Agile Planning

Estimating Epics in Agile: Predicting the Unpredictable

In Agile software development, Epics are large, complex work items that are broken down into smaller, more manageable user stories. Estimating the size of these Epics is critical to extending the planning horizon and managing expectations. In this blog post, we explore the key questions related to estimating Epics and present a systematic way to do so using Random Walk Monte Carlo (RWMC) simulation.

Why Do We Need to Estimate Epics?

Enable Long-Term Planning

Estimating the size of Epics is essential for long-term planning. With a rough estimate of how large an Epic is, project teams can:

  • Allocate Resources Efficiently: Knowing the size of an Epic helps teams allocate the right amount of resources, including personnel, budget, and time. It helps to avoid overcommitment or underutilization of resources.

  • Set Realistic Timelines: Estimating Epics helps in creating a timeline that is achievable. It guides when each Epic can be started and when it is likely to be completed, helping the teams to avoid last-minute rushes and the compromising of quality.

  • Understand Dependencies: A clear estimate of an Epic’s size allows teams to better understand how that Epic interacts with other tasks or Epics, enabling a clearer picture of task dependencies and helping in prioritizing work.

Quantify Risk

Estimating the size of an Epic helps in quantifying the risk associated with its delivery within a particular timeframe. It offers:

  • Insight into Completion Likelihood: An estimate provides a statistical basis for the likelihood of completing the Epic within the given timeline, allowing teams to assess and communicate risks more effectively.

  • Contingency Planning: By quantifying the risk, teams can develop contingency plans for Epics that have a high risk of delay or failure. This proactive approach helps to minimize the negative impact when things don’t go as planned.

  • Stakeholder Communication: Estimation allows for clearer communication with stakeholders about the risks associated with different stages of the project. It provides data-driven insights that can be used to set expectations and make informed decisions.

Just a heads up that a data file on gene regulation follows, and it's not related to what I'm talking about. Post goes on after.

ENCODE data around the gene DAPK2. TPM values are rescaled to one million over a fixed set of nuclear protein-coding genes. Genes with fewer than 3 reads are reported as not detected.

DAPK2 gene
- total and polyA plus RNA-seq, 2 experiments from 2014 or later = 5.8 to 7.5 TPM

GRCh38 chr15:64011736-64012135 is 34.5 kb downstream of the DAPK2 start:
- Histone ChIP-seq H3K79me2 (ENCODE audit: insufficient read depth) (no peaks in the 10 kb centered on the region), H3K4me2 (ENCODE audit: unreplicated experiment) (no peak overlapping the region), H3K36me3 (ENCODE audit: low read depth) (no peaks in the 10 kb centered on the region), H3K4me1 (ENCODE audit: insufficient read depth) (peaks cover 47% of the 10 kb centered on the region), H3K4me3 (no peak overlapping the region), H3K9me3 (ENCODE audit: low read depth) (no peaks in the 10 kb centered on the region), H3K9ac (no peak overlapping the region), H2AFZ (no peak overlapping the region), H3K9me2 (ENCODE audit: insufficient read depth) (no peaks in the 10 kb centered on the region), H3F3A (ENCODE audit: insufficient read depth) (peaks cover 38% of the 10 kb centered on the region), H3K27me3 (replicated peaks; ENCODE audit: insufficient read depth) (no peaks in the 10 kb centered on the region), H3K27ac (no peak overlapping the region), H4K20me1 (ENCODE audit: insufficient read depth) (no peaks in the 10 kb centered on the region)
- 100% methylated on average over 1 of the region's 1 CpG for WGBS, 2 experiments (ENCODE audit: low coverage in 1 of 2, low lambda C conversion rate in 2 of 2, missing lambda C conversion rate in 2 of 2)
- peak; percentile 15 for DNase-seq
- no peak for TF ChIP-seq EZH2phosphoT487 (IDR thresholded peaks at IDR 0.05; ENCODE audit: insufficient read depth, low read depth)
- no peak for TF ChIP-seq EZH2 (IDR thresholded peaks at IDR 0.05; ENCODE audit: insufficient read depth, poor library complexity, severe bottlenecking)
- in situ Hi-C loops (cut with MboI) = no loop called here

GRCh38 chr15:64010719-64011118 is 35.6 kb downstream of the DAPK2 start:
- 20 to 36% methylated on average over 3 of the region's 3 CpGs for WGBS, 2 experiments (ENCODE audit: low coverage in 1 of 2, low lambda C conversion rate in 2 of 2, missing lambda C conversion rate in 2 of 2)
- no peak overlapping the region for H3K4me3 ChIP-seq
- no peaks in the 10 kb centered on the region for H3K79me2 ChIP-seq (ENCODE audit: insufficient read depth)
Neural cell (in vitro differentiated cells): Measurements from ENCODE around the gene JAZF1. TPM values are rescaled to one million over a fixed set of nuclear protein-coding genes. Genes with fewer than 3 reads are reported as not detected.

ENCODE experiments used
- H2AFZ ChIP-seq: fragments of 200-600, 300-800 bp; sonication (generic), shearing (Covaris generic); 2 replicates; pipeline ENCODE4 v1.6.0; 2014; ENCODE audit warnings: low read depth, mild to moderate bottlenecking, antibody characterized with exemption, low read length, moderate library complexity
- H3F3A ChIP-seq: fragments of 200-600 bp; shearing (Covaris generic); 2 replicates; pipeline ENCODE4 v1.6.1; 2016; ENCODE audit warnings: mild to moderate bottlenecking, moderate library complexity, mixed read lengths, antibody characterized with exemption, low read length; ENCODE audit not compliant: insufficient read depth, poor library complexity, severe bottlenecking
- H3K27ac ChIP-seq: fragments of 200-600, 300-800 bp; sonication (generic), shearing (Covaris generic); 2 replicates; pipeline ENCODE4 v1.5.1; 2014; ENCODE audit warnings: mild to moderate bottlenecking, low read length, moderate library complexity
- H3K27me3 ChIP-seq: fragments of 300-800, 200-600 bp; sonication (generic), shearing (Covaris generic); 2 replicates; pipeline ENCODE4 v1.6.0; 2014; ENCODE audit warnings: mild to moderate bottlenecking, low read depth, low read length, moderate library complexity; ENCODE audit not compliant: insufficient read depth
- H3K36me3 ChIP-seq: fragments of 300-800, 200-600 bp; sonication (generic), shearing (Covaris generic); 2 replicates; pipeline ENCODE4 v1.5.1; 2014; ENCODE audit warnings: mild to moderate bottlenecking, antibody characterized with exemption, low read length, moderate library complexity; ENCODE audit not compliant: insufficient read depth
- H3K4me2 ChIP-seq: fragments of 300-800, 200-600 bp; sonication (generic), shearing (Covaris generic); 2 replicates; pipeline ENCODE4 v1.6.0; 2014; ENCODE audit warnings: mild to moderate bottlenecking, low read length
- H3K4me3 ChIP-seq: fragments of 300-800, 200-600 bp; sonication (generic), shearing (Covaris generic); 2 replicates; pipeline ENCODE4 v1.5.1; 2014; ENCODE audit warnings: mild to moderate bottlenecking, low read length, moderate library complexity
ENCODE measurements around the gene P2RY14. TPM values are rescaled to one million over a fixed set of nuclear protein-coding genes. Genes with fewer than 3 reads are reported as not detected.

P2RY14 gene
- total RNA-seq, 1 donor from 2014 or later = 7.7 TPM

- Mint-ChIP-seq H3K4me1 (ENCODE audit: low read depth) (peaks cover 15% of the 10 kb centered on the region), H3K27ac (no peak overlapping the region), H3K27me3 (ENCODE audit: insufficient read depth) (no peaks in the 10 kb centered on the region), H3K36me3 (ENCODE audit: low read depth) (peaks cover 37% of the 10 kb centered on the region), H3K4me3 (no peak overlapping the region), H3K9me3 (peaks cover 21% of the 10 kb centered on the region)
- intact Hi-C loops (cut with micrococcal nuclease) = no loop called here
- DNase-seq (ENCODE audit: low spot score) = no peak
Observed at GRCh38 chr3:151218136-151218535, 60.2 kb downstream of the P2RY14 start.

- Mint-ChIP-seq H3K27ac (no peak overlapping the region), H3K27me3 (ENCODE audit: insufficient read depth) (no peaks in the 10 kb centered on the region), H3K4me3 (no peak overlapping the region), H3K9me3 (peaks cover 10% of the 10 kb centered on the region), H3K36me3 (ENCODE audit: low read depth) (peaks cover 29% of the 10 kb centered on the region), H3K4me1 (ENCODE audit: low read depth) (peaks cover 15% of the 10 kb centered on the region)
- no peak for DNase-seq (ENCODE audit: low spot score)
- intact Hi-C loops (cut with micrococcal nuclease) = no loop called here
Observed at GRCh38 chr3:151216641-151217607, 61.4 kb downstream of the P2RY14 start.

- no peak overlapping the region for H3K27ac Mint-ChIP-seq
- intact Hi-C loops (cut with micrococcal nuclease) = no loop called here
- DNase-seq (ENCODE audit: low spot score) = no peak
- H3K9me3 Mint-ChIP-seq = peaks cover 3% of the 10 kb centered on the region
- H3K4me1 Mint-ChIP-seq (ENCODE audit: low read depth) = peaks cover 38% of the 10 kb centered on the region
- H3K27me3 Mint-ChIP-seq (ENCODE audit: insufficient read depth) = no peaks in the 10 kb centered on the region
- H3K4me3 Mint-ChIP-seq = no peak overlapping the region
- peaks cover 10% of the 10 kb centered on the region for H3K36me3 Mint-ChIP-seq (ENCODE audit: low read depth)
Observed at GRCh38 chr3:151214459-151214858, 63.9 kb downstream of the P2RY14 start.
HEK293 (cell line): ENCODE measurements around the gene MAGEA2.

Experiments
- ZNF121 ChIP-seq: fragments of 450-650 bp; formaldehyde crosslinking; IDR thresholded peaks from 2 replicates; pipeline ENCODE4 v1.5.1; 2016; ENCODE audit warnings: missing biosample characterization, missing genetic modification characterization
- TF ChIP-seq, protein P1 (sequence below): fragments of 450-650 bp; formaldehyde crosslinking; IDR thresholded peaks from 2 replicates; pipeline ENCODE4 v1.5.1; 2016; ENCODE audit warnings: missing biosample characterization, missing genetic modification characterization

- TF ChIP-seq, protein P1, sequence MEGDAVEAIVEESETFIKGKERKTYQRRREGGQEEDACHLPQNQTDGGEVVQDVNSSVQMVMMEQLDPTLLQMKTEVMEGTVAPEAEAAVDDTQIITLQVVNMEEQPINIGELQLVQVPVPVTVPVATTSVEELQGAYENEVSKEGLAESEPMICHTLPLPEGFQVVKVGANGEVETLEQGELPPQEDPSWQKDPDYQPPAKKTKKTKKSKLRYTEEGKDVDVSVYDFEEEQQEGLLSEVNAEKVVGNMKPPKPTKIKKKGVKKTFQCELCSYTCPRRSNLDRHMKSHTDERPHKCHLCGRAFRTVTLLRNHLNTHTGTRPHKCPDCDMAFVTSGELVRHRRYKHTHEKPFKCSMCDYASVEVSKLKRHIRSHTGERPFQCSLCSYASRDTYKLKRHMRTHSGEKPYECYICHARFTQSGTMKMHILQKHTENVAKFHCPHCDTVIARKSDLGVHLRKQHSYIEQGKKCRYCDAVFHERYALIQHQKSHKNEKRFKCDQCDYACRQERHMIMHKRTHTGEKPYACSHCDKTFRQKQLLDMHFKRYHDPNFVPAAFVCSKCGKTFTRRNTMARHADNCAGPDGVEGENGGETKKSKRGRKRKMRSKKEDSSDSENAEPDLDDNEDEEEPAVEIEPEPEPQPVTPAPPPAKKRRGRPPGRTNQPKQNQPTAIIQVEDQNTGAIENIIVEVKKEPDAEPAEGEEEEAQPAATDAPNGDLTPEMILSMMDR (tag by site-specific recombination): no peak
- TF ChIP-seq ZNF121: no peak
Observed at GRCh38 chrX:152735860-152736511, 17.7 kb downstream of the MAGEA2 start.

Cost vs Benefit Analysis

Understanding the size of an Epic is vital to assess if the effort invested justifies the value delivered. Estimating allows stakeholders to:

  • Weigh Costs Against Benefits: Before committing substantial resources to an Epic, it is essential to understand the expected returns. Estimation helps in analyzing if the potential value an Epic delivers aligns with the effort and cost required to complete it.

  • Prioritize Work Effectively: With a clear cost vs benefit analysis, teams can prioritize which Epics should be tackled first based on the value they are expected to deliver relative to their cost.

  • Make Informed Investment Decisions: For business stakeholders, understanding the size and associated cost of an Epic is critical for making investment decisions. It allows them to compare different initiatives and decide where to invest time and money for the best possible return.

How Do We Estimate Epics?

To illustrate the process, we’ll assume that we have to create 15 new Epics for which we have no clue how big they are or will be and use our existing project data to estimate them. We will use the RWMC simulation for this purpose.

Step 1: Gather Historical Data

Collect data from existing Epics that have already been broken down into stories or child work items. This data will be used as sample data for the RWMC simulation.

Step 2: Calculate Epic Sizes

For each existing Epic, calculate the number of child work items it comprises. These counts represent the sizes of the Epics.

Step 3: Run the RWMC Simulation

Use the Epic sizes obtained from step 2 as your sample data and run an RWMC simulation. This involves using historical data to generate a range of possible outcomes and their probabilities.

Step 4: Determine Confidence Intervals

After running the RWMC simulation, you need to establish percentile numbers that represent your team’s or organization’s appetite for risk. These percentiles help you to understand the potential range in which the actual size of an Epic might fall, given your comfort with risk.

For example, in this guide, we chose the 50th and 85th percentiles due to our specific appetite for risk. These numbers represent our comfort level with uncertainty:

  • The 50th percentile serves as a middle-ground estimate, where there is a 50% chance the actual size of an Epic will be higher and a 50% chance it will be lower.

  • The 85th percentile represents a more conservative estimate, where we are 85% confident that the actual size of the Epic will be at or below this level.